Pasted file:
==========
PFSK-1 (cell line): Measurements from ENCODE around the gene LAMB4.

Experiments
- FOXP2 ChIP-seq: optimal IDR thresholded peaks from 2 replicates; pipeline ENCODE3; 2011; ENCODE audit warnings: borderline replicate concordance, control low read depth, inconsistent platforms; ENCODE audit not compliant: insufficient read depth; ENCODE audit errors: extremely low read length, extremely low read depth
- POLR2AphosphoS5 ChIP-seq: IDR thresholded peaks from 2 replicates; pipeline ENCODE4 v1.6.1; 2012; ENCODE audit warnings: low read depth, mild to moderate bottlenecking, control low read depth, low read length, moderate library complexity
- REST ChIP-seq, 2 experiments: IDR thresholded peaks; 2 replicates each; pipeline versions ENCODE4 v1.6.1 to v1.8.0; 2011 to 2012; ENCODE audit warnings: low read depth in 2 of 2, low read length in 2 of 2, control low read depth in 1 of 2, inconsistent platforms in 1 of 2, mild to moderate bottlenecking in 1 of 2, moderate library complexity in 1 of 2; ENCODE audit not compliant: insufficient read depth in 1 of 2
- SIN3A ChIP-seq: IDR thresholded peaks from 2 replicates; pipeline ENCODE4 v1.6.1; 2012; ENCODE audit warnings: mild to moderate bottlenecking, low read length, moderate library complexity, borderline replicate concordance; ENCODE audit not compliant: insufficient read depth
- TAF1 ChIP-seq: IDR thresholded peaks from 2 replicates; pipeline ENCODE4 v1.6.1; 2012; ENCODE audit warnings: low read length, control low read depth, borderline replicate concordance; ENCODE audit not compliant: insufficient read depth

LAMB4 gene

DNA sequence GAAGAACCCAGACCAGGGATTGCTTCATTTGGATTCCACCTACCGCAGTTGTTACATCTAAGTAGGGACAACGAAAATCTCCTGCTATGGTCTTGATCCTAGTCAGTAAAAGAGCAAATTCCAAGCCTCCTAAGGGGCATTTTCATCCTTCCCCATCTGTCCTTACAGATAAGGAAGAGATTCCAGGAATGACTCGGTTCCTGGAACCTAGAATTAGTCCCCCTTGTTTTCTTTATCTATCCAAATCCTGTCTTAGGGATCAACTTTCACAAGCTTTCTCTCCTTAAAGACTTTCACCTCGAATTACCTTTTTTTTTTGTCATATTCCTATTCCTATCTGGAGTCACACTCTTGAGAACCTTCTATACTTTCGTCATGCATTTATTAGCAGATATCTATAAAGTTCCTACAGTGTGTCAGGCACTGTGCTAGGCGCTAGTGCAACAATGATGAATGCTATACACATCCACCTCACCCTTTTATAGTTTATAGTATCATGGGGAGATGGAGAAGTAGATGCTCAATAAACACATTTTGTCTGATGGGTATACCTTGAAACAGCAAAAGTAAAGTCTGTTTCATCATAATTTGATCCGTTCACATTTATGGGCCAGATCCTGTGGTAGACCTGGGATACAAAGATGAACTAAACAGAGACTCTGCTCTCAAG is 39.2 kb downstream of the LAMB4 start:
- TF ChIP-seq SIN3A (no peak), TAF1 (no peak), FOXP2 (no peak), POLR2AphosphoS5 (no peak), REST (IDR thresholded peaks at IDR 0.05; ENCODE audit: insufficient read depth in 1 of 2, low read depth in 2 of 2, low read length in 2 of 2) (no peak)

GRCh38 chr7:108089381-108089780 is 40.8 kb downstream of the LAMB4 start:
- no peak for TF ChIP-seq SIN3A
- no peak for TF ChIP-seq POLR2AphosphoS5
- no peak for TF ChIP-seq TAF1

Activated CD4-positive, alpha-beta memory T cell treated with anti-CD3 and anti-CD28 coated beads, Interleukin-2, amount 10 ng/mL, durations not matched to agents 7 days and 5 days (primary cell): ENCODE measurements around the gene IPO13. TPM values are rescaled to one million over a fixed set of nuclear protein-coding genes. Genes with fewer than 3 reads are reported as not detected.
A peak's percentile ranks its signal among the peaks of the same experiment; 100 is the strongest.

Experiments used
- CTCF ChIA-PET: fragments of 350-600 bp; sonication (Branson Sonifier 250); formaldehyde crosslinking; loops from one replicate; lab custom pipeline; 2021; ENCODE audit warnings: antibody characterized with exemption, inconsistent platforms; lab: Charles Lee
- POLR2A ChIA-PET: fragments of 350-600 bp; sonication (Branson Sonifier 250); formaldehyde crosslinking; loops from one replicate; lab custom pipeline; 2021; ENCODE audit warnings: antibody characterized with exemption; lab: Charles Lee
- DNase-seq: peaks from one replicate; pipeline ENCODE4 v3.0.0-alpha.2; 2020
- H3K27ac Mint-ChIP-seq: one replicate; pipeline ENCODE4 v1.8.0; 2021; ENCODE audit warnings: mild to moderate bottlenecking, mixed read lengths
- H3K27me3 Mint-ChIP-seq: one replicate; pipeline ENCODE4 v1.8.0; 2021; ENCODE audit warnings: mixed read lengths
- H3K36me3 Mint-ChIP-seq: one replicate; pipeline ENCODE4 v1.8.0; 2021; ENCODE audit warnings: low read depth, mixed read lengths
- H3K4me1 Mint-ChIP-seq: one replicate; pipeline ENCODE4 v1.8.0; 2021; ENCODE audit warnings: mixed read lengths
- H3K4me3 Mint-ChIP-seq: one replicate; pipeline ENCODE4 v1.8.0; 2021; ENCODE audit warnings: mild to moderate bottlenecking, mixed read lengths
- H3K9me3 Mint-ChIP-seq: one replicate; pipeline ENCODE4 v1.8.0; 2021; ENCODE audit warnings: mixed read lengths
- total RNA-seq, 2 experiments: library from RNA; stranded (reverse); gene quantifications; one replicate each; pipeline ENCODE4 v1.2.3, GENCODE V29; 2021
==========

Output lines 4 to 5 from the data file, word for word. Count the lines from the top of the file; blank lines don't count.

- POLR2AphosphoS5 ChIP-seq: IDR thresholded peaks from 2 replicates; pipeline ENCODE4 v1.6.1; 2012; ENCODE audit warnings: low read depth, mild to moderate bottlenecking, control low read depth, low read length, moderate library complexity
- REST ChIP-seq, 2 experiments: IDR thresholded peaks; 2 replicates each; pipeline versions ENCODE4 v1.6.1 to v1.8.0; 2011 to 2012; ENCODE audit warnings: low read depth in 2 of 2, low read length in 2 of 2, control low read depth in 1 of 2, inconsistent platforms in 1 of 2, mild to moderate bottlenecking in 1 of 2, moderate library complexity in 1 of 2; ENCODE audit not compliant: insufficient read depth in 1 of 2